Applicants get the service, inspectors get the sweat
MOVES to streamline licensing procedures for restaurants have increased the workload on government departments responsible for inspections.
''Applicants will greatly benefit from the new system, but unfortunately it has increased our workload, causing many more problems,'' said Ng Chuck-lam, a surveyor with the Buildings Department.
Under the old licensing process, which took seven to eight months, applicants needed to obtain approval from three different departments - Urban or Regional Services, Fire Services and Buildings - after separate inspections.
Much time was therefore wasted in inter-departmental communication.
Under the new system, which came into effect this month, the inspection will be made at the same time by all three departments and the vetting of applications will be done by a central panel.
Applicants can get direct advice on the legal requirements so they can make correct applications. The time it takes to process an application may be cut by four to six weeks.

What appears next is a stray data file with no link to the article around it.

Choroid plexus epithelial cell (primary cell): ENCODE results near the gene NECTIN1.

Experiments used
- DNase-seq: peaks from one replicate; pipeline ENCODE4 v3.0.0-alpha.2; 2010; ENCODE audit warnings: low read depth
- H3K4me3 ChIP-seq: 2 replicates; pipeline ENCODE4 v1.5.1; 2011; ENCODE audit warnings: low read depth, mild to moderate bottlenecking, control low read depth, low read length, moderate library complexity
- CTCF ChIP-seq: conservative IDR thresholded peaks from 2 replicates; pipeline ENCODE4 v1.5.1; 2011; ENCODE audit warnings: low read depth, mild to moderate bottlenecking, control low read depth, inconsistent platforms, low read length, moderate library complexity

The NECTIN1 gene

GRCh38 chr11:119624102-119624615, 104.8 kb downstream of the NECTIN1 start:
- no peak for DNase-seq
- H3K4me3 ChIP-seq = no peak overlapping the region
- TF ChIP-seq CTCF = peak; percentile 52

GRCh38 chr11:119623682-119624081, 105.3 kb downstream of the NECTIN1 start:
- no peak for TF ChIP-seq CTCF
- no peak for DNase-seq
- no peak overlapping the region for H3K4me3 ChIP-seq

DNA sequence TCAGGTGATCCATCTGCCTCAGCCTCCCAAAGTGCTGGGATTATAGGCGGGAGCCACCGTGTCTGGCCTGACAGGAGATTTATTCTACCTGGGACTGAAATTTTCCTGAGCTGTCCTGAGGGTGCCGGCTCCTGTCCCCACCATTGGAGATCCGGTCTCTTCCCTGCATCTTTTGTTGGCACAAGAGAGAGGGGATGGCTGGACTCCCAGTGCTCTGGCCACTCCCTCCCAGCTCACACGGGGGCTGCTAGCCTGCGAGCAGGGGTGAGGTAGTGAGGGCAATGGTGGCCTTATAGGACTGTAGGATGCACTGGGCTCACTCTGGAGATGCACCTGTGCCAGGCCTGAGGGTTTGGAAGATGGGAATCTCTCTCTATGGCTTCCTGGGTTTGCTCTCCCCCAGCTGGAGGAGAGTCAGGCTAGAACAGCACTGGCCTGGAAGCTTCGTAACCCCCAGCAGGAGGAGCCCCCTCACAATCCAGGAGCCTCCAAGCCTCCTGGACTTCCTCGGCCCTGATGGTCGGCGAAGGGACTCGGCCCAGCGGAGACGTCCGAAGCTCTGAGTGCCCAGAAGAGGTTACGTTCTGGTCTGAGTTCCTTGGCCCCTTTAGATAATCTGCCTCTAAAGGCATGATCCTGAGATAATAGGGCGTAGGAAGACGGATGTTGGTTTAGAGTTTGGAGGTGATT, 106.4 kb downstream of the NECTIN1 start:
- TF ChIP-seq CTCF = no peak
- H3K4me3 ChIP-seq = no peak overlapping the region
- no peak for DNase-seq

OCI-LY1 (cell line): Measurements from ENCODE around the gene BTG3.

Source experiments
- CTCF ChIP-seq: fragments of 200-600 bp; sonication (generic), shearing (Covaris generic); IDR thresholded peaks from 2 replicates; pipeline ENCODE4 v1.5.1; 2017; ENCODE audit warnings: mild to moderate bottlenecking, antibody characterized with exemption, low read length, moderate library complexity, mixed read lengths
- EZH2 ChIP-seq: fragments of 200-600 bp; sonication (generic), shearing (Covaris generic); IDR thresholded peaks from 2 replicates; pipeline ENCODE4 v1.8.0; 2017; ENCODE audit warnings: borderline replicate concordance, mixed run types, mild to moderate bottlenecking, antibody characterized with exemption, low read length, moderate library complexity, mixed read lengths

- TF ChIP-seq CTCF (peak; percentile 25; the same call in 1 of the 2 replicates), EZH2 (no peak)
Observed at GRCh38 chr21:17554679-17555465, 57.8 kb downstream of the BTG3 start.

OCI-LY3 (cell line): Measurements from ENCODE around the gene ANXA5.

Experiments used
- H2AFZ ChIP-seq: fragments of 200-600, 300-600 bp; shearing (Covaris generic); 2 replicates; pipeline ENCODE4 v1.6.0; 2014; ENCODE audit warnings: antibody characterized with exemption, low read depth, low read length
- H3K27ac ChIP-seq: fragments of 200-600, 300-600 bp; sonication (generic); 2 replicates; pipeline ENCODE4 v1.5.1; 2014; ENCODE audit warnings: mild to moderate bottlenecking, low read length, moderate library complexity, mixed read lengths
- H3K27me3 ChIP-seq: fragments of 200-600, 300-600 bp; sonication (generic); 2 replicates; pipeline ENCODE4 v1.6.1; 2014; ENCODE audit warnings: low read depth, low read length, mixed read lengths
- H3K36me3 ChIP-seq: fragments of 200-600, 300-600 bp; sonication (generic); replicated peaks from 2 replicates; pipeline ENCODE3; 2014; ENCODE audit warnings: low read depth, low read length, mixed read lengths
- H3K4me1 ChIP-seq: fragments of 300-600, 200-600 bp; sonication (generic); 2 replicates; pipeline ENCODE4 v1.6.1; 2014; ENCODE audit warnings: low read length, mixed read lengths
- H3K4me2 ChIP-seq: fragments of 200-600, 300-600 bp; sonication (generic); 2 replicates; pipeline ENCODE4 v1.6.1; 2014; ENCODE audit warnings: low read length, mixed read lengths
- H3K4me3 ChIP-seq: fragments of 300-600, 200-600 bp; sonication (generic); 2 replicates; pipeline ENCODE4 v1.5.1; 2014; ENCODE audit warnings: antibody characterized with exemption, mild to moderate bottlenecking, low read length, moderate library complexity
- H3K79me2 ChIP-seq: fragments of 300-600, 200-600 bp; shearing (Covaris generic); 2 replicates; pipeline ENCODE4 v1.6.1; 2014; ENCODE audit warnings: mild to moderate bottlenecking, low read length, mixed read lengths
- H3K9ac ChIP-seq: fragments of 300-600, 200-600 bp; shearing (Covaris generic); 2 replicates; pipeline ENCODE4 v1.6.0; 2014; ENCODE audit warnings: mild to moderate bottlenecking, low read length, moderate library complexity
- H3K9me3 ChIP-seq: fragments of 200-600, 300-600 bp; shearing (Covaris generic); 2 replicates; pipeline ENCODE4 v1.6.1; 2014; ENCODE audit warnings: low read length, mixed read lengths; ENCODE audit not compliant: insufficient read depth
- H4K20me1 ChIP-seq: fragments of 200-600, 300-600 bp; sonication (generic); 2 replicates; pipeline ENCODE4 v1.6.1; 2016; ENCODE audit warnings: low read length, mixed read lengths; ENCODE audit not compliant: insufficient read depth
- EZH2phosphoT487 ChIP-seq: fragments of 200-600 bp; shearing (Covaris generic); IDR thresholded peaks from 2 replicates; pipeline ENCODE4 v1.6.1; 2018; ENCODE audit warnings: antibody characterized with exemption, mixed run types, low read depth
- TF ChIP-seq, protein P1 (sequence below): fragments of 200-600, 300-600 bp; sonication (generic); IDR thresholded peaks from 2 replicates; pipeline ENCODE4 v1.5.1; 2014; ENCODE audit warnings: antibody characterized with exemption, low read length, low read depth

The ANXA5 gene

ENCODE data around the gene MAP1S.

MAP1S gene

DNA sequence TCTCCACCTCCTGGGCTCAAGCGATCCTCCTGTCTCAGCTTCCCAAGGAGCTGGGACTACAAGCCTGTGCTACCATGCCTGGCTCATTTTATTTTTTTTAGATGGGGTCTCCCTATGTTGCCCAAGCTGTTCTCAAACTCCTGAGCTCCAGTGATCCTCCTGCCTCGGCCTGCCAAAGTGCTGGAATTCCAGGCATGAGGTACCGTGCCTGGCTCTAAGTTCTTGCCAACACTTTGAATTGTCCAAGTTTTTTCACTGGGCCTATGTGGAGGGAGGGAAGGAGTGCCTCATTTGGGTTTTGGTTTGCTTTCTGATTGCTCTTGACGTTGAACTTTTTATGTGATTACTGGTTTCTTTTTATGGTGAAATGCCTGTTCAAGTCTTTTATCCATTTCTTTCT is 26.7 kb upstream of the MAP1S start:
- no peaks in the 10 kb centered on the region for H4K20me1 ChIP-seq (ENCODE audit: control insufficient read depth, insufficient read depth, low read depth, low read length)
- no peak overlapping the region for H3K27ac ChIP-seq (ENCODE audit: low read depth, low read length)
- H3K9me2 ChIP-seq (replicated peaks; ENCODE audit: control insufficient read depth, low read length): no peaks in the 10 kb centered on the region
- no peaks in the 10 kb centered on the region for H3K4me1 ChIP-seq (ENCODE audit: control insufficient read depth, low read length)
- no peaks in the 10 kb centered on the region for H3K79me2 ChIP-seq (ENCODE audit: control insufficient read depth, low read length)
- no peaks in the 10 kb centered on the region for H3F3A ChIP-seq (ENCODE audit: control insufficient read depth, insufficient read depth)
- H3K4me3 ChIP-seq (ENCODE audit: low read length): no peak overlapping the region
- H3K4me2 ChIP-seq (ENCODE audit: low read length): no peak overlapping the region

However, Mr Ng added: ''We used to group the applications of a few restaurants in the same area and then inspect them all at once.
''Under the new system, we have to inspect one restaurant in this district today and another in a different district tomorrow, which will increase our workload.'' The Fire Services Department is also affected. ''It is very difficult for the three departments to find a time for the joint inspection. This certainly affects our daily work,'' said Wong Yiu-wing, a senior station officer.
An evaluation of the new system will take place six months after its introduction.
But the setting up a central licensing office is still would still be very far a long way away, said Lau Sun-wing, Licensing Officer of the Regional Services Department.
The three departments yesterday held a joint premises inspection at a Korean restaurant in Kwai Chung.
The owner, who submitted a layout plan at the end of last month, is among the first who benefit from the new system.